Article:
Alternative pathways for Refugee Protection in the Global South
The presentations will look at three countries whose domestic legislation and international commitments differ widely: Bangladesh, who has not ratified the 1951 Refugee Convention; Brazil, who has ratified the Convention and has some of the most liberal migration and refugee legislation in the world; and Turkey, who has ratified the Convention but with a geographical limitation. How is refugee protection understood and implemented these countries? Which domestic policies apply for diverse groups of forcibly displaced persons? Who are the main policymaking and implementing actors in each country and how do they ‘shape’ refugee protection? To answer these questions, this Webinar will show some results of the research that has been done in the framework of the H2020 ASILE project. The three presentations will look at the interaction between domestic and international norms and will explain the role of the implementing actors in refugee governance in each country.
Migrants or refugees? The non-differentiation between legal categories in Brazil, by Leiza Brumat, MPC, EUI
Brazil, a country that is governed by a far-right President who has been repeatedly hostile towards migrants and refugees, has the highest regularisation rate of Venezuelan nationals in South America (74% against an average rate below 50% in the rest of the countries). Brazil is also the only country in South America that has recognised large numbers of Venezuelan citizens as refugees while, at the same time, it has adopted a longer-term regularisation policy based on a regional agreement, the Mercosur Residency Agreement. How can this seemingly contradictory policy approach be explained? This presentation will show why and how, in practice, Brazil makes no difference between ‘migrants’ and ‘refugees’. The forcibly displaced persons are the ones who can ‘choose’ the legal status that they want to apply to. These ‘regularisation’ routes – by providing residence and migratory status, without making any distinction between these legal categories- resulted in the largest regularisation rate in South America and can be seen as a way for the Brazilian state to address the issue of irregularity and increase its control over its territory and population. By studying the case of Brazil, this presentation will shed light on policy approaches that challenge the sharp discursive, political and legal distinctions between migrant and refugee that prevail in the Global North, especially in Europe.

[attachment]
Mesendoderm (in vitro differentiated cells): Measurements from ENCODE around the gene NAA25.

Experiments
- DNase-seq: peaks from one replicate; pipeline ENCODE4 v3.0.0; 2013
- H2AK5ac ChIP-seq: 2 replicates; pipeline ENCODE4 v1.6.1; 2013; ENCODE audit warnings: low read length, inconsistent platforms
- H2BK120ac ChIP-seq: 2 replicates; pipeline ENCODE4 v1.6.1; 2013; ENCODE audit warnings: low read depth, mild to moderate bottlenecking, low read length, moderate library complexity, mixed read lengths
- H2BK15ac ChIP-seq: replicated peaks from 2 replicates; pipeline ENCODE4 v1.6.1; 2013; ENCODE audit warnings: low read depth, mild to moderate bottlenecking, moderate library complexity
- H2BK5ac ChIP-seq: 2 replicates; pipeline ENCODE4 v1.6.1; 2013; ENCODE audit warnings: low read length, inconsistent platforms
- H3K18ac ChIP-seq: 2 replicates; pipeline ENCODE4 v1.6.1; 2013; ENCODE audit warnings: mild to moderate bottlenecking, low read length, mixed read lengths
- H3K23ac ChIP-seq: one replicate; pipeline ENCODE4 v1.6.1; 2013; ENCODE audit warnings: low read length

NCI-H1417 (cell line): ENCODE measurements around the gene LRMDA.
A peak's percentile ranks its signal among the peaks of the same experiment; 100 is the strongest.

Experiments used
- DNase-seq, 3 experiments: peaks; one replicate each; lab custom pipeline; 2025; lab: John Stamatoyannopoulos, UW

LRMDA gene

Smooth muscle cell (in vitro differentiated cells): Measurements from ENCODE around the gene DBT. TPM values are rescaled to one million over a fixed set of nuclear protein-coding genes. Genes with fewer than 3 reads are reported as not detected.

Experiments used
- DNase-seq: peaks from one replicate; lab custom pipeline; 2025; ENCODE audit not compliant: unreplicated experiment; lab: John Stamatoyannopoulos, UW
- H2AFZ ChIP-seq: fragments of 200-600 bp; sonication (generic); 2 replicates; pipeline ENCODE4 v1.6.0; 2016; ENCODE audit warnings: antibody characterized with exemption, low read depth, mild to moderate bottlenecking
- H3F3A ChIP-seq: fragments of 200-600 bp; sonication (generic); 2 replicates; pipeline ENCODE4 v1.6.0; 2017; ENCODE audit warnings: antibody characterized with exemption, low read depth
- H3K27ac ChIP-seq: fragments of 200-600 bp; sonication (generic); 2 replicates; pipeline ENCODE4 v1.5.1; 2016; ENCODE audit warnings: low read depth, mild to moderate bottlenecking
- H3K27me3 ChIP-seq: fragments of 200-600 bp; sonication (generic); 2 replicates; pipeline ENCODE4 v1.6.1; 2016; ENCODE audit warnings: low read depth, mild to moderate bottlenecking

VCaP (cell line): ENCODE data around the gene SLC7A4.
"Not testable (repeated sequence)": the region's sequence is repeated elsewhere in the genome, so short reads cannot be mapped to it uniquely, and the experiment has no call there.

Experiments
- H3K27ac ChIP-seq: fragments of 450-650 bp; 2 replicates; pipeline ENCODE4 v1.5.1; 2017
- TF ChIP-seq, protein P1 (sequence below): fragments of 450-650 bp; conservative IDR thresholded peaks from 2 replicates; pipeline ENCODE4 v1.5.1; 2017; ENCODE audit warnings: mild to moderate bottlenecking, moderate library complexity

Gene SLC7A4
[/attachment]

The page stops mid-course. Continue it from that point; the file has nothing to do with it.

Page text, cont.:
Refugees without ‘refugee’ status: The ad-hoc patters of hospitable protections in Bangladesh, by Muhammad Mahbubur Rahman, University of Dhaka
Bangladesh, one of the leading refugee-host countries, neither is a party to any legally binding international instrument dealing with the protection of refugees nor has any domestic law providing for granting asylum or refugee status. In this legal void, nearly one million Rohingya refugees sheltered in camps are not officially or legally recognised as ‘refugees’. The framework for their protection is not ‘rights-based’ and its extent largely depends on ad-hoc policies based on hospitality and mercy of the executive. While the current policies are supportive of providing essential humanitarian services to camp-based refugees, they put restrictions on their movement and right to work. Against this backdrop, this presentation will shed light on the factors behind Bangladesh’s ambivalence and hesitancy towards international as well as domestic legal protection mechanism for refugees. Unless and until these factors are properly addressed by domestic and international actors, it would be difficult – this presentation will argue- to ensure a ‘rights-based’ protection framework for refugees.
Temporary without a limit? A critical overview of Turkey’s protection laws and policies, by Meltem Ineli Ciger, Süleyman Demirel University
Turkey today hosts the largest number of refugees in the world including more than 3.7 million forcibly displaced Syrians. Turkey is a party to the Convention relating to the Status of Refugees but maintains a geographical limitation to the Convention. With the standing reservation to the said Convention, Turkey is not obligated to grant refugee status to asylum seekers coming from outside Europe. Turkey’s reservation to the 1951 Convention has long shaped its asylum laws and policies and it still does to date. Turkey has been protecting Syrians under a temporary protection regime since 2011. Turkey has yet to set a maximum time limit on the temporary protection regime which has already been in place for more than eleven years. This presentation revisits the findings of the author in Protecting Syrians in Turkey: a legal analysis. (2017). International Journal of Refugee Law, 29(4), 555-579. In doing so, the presentation seeks to critically analyse Turkish asylum laws and policies and in particular protection of Syrian refugees in Turkey in view of recent changes in the Turkish Law on Foreigners and International Protection and the implementation of the EU-Turkey Statement of March 2016.
Migration Policy Centre, EUI and CEPS
Muhammad Mahbubur Rahman
University of Dhaka
Meltem Ineli Ciger
Süleyman Demirel University
Date: 02.03.2022, Wednesday
Time: 15:00 – 16:15